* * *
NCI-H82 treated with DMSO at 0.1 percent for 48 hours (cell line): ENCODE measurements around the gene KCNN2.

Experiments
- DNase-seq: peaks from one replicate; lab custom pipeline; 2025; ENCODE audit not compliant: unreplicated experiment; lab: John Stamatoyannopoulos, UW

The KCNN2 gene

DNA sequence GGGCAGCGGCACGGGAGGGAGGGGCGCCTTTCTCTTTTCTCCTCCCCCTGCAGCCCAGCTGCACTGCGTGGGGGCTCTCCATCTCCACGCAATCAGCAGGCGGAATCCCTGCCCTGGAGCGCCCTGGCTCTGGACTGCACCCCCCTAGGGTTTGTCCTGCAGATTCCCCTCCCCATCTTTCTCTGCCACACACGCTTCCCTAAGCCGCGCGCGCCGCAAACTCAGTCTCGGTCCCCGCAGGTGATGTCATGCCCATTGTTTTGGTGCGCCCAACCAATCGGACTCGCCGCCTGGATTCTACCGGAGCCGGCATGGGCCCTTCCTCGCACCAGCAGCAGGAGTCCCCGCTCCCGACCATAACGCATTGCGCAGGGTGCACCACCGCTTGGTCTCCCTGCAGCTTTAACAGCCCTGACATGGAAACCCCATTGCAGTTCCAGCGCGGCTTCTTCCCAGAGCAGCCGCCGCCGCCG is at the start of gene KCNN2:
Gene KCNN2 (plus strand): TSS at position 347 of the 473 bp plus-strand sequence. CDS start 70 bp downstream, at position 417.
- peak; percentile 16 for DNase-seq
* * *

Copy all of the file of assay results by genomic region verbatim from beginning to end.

NCI-H82 treated with DMSO at 0.1 percent for 48 hours (cell line): ENCODE measurements around the gene KCNN2.

Experiments
- DNase-seq: peaks from one replicate; lab custom pipeline; 2025; ENCODE audit not compliant: unreplicated experiment; lab: John Stamatoyannopoulos, UW

The KCNN2 gene

DNA sequence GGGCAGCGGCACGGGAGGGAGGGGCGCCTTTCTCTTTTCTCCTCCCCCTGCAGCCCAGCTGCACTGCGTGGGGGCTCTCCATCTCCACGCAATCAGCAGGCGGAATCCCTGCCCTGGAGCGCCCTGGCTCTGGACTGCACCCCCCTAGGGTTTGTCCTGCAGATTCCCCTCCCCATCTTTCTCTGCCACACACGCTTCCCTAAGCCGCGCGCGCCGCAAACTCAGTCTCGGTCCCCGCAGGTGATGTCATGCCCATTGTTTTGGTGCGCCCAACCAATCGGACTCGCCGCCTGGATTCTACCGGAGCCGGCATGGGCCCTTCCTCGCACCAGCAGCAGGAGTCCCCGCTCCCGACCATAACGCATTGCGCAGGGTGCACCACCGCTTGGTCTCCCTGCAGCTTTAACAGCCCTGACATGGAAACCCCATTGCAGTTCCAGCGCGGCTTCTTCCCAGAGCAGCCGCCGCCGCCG is at the start of gene KCNN2:
Gene KCNN2 (plus strand): TSS at position 347 of the 473 bp plus-strand sequence. CDS start 70 bp downstream, at position 417.
- peak; percentile 16 for DNase-seq